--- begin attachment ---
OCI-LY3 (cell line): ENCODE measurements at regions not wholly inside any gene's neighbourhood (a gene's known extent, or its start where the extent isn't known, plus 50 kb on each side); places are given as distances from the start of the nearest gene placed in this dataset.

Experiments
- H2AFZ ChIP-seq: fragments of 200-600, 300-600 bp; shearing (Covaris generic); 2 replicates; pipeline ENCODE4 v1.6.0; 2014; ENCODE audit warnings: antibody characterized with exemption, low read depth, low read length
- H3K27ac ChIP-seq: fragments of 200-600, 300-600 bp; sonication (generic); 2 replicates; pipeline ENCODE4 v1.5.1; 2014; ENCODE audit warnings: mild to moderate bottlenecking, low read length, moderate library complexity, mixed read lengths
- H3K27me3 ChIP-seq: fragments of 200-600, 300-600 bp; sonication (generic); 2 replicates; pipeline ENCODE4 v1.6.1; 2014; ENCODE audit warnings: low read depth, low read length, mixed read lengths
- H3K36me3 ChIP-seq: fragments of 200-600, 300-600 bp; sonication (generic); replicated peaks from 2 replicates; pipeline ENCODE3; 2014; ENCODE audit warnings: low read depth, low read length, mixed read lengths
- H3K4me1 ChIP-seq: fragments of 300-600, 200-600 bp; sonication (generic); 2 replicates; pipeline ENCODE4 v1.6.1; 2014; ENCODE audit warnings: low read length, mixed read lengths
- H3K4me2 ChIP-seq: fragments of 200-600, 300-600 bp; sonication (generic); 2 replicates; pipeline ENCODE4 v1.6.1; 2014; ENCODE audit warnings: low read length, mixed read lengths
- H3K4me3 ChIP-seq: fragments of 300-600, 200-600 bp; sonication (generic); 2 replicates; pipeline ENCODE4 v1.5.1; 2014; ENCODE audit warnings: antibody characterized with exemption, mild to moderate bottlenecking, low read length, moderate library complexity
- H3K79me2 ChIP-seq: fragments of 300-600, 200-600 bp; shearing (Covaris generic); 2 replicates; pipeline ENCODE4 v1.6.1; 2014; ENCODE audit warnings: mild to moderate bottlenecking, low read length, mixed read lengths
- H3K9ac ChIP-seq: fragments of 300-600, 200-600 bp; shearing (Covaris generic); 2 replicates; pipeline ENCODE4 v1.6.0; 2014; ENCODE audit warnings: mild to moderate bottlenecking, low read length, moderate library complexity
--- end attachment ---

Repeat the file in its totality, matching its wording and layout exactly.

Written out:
OCI-LY3 (cell line): ENCODE measurements at regions not wholly inside any gene's neighbourhood (a gene's known extent, or its start where the extent isn't known, plus 50 kb on each side); places are given as distances from the start of the nearest gene placed in this dataset.

Experiments
- H2AFZ ChIP-seq: fragments of 200-600, 300-600 bp; shearing (Covaris generic); 2 replicates; pipeline ENCODE4 v1.6.0; 2014; ENCODE audit warnings: antibody characterized with exemption, low read depth, low read length
- H3K27ac ChIP-seq: fragments of 200-600, 300-600 bp; sonication (generic); 2 replicates; pipeline ENCODE4 v1.5.1; 2014; ENCODE audit warnings: mild to moderate bottlenecking, low read length, moderate library complexity, mixed read lengths
- H3K27me3 ChIP-seq: fragments of 200-600, 300-600 bp; sonication (generic); 2 replicates; pipeline ENCODE4 v1.6.1; 2014; ENCODE audit warnings: low read depth, low read length, mixed read lengths
- H3K36me3 ChIP-seq: fragments of 200-600, 300-600 bp; sonication (generic); replicated peaks from 2 replicates; pipeline ENCODE3; 2014; ENCODE audit warnings: low read depth, low read length, mixed read lengths
- H3K4me1 ChIP-seq: fragments of 300-600, 200-600 bp; sonication (generic); 2 replicates; pipeline ENCODE4 v1.6.1; 2014; ENCODE audit warnings: low read length, mixed read lengths
- H3K4me2 ChIP-seq: fragments of 200-600, 300-600 bp; sonication (generic); 2 replicates; pipeline ENCODE4 v1.6.1; 2014; ENCODE audit warnings: low read length, mixed read lengths
- H3K4me3 ChIP-seq: fragments of 300-600, 200-600 bp; sonication (generic); 2 replicates; pipeline ENCODE4 v1.5.1; 2014; ENCODE audit warnings: antibody characterized with exemption, mild to moderate bottlenecking, low read length, moderate library complexity
- H3K79me2 ChIP-seq: fragments of 300-600, 200-600 bp; shearing (Covaris generic); 2 replicates; pipeline ENCODE4 v1.6.1; 2014; ENCODE audit warnings: mild to moderate bottlenecking, low read length, mixed read lengths
- H3K9ac ChIP-seq: fragments of 300-600, 200-600 bp; shearing (Covaris generic); 2 replicates; pipeline ENCODE4 v1.6.0; 2014; ENCODE audit warnings: mild to moderate bottlenecking, low read length, moderate library complexity